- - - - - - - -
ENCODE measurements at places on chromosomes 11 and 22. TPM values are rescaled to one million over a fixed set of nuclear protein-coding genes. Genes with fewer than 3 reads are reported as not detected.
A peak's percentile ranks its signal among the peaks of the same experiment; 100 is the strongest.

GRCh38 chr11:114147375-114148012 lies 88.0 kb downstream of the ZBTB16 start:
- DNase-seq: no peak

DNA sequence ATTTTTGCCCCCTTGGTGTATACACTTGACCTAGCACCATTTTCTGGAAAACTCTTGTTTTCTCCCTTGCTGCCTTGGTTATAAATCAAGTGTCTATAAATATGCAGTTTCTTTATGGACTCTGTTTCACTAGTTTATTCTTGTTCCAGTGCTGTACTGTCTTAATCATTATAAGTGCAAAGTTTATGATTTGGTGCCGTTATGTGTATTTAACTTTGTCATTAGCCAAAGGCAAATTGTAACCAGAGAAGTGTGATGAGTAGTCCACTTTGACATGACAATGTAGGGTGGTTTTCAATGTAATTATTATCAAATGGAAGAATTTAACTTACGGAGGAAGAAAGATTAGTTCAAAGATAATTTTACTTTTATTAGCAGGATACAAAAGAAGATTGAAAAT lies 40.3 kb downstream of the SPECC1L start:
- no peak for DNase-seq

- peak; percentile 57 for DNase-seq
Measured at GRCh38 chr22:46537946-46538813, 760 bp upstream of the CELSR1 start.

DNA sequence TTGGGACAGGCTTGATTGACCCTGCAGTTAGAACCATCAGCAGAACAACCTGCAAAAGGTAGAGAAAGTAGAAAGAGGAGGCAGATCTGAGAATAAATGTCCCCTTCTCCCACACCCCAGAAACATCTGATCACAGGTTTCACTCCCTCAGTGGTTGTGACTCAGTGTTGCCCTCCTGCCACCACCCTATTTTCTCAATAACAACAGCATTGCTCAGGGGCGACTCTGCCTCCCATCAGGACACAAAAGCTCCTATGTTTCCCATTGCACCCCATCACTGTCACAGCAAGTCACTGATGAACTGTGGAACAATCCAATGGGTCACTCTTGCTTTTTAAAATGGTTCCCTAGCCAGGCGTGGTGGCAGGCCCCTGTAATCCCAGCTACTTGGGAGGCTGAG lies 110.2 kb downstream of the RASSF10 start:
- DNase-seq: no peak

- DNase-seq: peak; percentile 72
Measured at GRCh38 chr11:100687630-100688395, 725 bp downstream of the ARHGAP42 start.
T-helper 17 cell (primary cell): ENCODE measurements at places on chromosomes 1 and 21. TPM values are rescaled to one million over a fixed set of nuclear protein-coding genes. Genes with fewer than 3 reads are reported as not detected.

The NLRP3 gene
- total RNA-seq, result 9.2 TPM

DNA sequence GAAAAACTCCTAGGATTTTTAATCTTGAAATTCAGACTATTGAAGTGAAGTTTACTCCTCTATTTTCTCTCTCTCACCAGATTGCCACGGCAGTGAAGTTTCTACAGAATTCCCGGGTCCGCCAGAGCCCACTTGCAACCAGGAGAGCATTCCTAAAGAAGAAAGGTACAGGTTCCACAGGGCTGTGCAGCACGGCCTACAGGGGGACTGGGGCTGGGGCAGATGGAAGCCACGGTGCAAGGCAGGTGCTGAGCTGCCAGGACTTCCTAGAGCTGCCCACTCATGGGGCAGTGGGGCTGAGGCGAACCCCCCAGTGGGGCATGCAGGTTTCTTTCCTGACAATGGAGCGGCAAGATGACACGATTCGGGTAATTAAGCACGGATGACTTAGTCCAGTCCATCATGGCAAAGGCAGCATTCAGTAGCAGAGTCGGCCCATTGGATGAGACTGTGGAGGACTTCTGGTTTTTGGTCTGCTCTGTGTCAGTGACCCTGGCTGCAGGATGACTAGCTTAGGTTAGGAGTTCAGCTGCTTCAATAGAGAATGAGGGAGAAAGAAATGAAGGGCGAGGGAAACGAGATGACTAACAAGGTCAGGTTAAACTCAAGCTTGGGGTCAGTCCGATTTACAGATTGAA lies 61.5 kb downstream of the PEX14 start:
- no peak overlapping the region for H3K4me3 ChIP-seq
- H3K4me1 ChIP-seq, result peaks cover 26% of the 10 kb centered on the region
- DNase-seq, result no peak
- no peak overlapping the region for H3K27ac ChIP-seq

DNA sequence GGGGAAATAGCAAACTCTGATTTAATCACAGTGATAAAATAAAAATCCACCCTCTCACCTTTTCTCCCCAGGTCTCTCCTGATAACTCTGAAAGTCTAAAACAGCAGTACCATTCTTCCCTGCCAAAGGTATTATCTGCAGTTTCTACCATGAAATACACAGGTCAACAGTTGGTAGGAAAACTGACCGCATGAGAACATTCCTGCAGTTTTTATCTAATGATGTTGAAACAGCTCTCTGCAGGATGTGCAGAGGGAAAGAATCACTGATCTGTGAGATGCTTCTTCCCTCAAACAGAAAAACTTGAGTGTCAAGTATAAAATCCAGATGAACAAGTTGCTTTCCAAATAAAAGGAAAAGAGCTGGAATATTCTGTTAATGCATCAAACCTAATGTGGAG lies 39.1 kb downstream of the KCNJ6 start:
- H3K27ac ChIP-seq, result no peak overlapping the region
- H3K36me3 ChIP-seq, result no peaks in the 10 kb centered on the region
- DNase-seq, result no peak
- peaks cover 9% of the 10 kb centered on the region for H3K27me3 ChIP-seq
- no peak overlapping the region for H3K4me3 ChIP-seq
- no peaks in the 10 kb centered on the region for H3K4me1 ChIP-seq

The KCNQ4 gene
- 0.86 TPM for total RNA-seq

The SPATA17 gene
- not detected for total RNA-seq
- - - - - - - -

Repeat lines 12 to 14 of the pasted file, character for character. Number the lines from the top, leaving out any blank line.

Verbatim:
Measured at GRCh38 chr11:100687630-100688395, 725 bp downstream of the ARHGAP42 start.
T-helper 17 cell (primary cell): ENCODE measurements at places on chromosomes 1 and 21. TPM values are rescaled to one million over a fixed set of nuclear protein-coding genes. Genes with fewer than 3 reads are reported as not detected.

The NLRP3 gene